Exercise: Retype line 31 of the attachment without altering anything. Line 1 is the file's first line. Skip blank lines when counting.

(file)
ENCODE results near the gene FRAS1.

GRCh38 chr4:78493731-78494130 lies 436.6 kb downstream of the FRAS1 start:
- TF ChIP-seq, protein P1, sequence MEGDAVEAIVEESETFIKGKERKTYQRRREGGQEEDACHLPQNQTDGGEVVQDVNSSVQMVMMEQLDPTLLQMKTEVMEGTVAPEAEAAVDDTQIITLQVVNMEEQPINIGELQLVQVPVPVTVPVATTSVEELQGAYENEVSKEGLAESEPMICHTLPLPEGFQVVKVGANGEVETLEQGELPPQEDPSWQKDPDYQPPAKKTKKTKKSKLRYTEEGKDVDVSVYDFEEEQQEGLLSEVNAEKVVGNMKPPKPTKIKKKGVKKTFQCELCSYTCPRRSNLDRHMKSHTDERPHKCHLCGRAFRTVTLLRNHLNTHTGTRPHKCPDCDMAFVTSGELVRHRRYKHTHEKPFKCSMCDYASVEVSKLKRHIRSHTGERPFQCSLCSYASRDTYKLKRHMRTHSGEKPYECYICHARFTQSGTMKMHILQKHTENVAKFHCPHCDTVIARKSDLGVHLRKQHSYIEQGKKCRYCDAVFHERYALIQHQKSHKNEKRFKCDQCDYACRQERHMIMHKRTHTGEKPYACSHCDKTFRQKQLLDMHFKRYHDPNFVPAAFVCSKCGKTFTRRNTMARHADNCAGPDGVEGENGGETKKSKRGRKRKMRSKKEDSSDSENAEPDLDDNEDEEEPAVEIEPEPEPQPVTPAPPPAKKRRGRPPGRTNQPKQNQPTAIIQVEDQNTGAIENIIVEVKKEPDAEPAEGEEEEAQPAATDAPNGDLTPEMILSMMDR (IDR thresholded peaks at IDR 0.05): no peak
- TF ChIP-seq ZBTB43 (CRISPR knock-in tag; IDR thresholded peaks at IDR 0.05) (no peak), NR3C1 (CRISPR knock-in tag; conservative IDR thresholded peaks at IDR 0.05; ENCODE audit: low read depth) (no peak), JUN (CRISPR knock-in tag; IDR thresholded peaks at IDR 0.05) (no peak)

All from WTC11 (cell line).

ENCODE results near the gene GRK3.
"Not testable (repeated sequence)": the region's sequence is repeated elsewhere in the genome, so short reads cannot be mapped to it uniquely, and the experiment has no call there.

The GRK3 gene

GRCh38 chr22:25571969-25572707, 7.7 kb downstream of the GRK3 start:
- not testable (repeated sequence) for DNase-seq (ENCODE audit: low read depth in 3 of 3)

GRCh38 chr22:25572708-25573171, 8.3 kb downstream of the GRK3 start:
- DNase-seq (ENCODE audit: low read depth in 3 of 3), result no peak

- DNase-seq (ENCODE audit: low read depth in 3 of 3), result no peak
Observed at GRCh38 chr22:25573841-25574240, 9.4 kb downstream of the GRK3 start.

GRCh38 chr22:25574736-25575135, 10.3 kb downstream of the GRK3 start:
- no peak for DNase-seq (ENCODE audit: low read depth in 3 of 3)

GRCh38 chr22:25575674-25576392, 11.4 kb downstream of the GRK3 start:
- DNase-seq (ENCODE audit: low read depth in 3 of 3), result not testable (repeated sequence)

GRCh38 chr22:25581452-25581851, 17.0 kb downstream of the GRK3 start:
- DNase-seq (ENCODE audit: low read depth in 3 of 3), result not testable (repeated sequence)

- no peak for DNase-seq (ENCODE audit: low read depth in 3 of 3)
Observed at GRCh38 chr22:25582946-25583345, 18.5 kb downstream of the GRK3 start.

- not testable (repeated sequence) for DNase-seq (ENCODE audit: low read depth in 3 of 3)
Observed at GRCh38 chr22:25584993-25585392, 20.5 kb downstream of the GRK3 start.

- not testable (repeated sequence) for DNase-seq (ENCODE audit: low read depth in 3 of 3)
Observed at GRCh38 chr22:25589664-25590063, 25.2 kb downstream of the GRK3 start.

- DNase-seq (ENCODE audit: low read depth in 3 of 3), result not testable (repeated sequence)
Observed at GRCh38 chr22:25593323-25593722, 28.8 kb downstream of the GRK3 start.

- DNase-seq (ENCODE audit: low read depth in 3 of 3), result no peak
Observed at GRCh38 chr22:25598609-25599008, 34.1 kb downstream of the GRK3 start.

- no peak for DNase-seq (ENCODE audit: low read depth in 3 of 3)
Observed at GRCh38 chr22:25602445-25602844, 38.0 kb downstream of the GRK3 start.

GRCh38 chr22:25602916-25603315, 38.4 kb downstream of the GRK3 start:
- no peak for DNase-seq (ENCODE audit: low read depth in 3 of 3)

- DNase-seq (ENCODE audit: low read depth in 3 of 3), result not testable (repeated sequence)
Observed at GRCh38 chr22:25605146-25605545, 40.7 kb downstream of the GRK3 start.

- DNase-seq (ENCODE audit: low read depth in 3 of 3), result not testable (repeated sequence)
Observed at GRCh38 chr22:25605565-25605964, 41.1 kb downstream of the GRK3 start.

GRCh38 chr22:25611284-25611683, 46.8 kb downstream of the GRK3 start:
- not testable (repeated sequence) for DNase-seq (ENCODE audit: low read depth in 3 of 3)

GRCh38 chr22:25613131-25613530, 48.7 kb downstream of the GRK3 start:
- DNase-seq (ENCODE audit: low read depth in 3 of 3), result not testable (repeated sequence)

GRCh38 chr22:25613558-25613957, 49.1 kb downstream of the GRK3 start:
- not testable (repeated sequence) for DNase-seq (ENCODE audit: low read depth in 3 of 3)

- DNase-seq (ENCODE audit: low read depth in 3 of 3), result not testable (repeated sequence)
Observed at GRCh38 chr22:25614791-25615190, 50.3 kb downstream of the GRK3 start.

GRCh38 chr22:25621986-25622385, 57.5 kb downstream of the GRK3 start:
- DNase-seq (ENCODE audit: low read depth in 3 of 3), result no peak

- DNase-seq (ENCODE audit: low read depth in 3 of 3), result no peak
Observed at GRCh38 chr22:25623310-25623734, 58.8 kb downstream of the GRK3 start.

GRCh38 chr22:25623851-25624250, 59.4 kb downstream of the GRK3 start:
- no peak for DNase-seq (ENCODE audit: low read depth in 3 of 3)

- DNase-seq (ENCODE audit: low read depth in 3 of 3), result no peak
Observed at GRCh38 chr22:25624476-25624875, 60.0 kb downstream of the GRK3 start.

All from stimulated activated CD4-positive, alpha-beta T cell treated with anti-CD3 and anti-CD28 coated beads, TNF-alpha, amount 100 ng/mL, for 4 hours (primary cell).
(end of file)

- no peak for DNase-seq (ENCODE audit: low read depth in 3 of 3)